EconomyNewsThe Macroscope

Looking for the long term

What happened?

Last week, the Long-Term Stock Exchange (LTSE) raised $50 million in a Series B funding, after it was approved as the 14th listed exchange in the U.S. by the Securities and Exchange Commission in May. The goal of LTSE is to direct the incentives of publicly listed companies away from short-term goals (e.g. beating quarterly projections, shrinking R&D budgets to cut costs and boosting operating income), so that they can focus on long-term growth instead. Investors in companies that are listed at the LTSE are to provide disclosure of their investment commitment and their voting powers increase in correlation to this, meaning that company founders know the time horizon of their investors and gradually sacrifice their control. Furthermore, executive compensation should be less tied to short-term goals (e.g. a certain share price).

What does this mean?

In his General Theory, John Maynard Keynes described how the financial sphere of the economy became more and more detached from the real sphere (thus voicing a Marxist critique), because of the distinction between ownership and control of companies on stock markets. Whereas a company’s managers are responsible for its long-term survival, shareholders – those who actually own the company – are mostly interested in short-term gains on their investments. One of the results is that investors quickly sell and speculatively buy stocks in times of cyclical and short-term volatility, leading to a kind of “casino capitalism”. In order to align shareholder interests with those of the company itself and create a more sustainable form of capitalism, Keynes proposed that investors should be legally bound to their investments for a longer time.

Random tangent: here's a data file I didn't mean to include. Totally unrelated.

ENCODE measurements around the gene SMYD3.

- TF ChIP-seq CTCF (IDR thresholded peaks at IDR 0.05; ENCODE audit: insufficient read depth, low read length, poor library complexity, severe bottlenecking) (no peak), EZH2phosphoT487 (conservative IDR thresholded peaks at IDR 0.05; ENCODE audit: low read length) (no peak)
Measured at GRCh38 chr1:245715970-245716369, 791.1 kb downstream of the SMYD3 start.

What’s next?

We have written before that the number of IPOs and publicly listed companies has been diminishing, which particularly holds true for tech companies, that foresee problems explaining their business models and performance to stockholders. Furthermore, the financial cycle has become much more important to macroeconomics and the global business cycle. Both observations show that a more long-term horizon is needed in order to create a more sustainable and equitable form of capitalism. The Rhine model of capitalism, with its stakeholder approach and focus on companies’ long-term relationships, might provide inspiration for these ideas, and thus for a new opportunity for stock exchanges to attract international capital. Especially after Brexit, Europe can position itself as a long-term trading hub, helping companies to outperform if they have a long-term horizon, and boosting its ideas to incubate its own tech sector from this perspective.